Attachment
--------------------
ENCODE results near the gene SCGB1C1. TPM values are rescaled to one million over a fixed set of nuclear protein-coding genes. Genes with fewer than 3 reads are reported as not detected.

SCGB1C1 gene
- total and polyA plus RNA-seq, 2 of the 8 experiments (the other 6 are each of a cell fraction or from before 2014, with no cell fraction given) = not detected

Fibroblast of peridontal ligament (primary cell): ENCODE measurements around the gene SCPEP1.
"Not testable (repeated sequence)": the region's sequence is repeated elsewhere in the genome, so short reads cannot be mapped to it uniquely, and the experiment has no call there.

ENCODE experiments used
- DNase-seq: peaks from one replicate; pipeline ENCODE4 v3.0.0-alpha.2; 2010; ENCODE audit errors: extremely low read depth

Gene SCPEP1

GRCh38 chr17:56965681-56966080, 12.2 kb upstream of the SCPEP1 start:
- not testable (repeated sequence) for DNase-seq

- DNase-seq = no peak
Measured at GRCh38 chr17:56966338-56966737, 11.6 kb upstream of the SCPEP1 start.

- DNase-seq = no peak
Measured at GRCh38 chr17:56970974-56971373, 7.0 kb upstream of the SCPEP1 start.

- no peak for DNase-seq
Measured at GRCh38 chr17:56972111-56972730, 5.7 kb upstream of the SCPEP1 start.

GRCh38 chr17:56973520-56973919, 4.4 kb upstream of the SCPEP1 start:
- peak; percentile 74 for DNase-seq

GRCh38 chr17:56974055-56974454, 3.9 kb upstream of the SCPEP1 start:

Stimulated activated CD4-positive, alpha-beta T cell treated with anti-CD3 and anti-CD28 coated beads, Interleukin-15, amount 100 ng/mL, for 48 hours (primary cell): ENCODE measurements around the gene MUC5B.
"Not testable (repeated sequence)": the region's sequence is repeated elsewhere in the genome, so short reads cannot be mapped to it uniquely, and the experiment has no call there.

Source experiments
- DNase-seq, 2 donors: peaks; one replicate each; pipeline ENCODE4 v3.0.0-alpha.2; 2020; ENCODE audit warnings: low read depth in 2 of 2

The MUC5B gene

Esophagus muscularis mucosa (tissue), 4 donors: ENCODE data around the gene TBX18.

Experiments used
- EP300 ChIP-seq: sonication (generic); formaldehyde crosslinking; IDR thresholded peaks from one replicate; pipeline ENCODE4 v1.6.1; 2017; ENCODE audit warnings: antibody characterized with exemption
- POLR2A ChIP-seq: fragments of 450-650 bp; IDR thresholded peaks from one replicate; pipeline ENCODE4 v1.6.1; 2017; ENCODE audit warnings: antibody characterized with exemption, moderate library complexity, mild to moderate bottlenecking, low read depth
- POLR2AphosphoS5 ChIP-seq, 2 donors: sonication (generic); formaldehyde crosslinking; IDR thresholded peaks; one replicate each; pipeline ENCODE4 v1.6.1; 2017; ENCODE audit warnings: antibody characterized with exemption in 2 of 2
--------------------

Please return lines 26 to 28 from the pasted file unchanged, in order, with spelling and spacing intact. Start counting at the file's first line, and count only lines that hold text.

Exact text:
Experiments used
- EP300 ChIP-seq: sonication (generic); formaldehyde crosslinking; IDR thresholded peaks from one replicate; pipeline ENCODE4 v1.6.1; 2017; ENCODE audit warnings: antibody characterized with exemption
- POLR2A ChIP-seq: fragments of 450-650 bp; IDR thresholded peaks from one replicate; pipeline ENCODE4 v1.6.1; 2017; ENCODE audit warnings: antibody characterized with exemption, moderate library complexity, mild to moderate bottlenecking, low read depth